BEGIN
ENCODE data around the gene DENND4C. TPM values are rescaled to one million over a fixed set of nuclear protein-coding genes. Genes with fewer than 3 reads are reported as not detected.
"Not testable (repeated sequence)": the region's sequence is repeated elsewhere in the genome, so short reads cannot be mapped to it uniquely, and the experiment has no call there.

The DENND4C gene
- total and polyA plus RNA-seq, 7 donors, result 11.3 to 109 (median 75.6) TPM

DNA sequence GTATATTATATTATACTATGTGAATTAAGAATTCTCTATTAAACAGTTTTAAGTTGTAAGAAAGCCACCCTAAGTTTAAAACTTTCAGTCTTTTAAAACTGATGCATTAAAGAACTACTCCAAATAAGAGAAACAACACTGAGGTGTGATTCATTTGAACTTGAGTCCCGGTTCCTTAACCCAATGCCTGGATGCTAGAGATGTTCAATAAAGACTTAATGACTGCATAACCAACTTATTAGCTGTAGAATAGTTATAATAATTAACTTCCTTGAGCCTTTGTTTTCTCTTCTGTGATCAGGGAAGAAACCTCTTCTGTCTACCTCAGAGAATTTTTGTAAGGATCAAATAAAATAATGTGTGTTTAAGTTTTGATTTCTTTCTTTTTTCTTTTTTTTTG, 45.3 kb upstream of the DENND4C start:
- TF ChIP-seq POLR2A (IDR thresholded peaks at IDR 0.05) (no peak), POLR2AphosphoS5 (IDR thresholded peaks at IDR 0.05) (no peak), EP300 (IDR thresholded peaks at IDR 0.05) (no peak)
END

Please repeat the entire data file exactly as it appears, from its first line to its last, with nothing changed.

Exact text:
ENCODE data around the gene DENND4C. TPM values are rescaled to one million over a fixed set of nuclear protein-coding genes. Genes with fewer than 3 reads are reported as not detected.
"Not testable (repeated sequence)": the region's sequence is repeated elsewhere in the genome, so short reads cannot be mapped to it uniquely, and the experiment has no call there.

The DENND4C gene
- total and polyA plus RNA-seq, 7 donors, result 11.3 to 109 (median 75.6) TPM

DNA sequence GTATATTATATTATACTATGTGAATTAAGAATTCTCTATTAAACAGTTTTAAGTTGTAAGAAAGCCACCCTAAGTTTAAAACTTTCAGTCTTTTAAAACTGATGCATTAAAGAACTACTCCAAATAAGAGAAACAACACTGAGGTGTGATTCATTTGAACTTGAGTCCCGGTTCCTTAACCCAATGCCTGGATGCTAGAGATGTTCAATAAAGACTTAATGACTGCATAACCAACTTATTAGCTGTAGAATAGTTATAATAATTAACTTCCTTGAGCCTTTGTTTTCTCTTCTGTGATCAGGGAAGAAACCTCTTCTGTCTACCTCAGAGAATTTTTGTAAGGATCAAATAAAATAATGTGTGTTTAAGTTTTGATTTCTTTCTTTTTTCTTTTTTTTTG, 45.3 kb upstream of the DENND4C start:
- TF ChIP-seq POLR2A (IDR thresholded peaks at IDR 0.05) (no peak), POLR2AphosphoS5 (IDR thresholded peaks at IDR 0.05) (no peak), EP300 (IDR thresholded peaks at IDR 0.05) (no peak)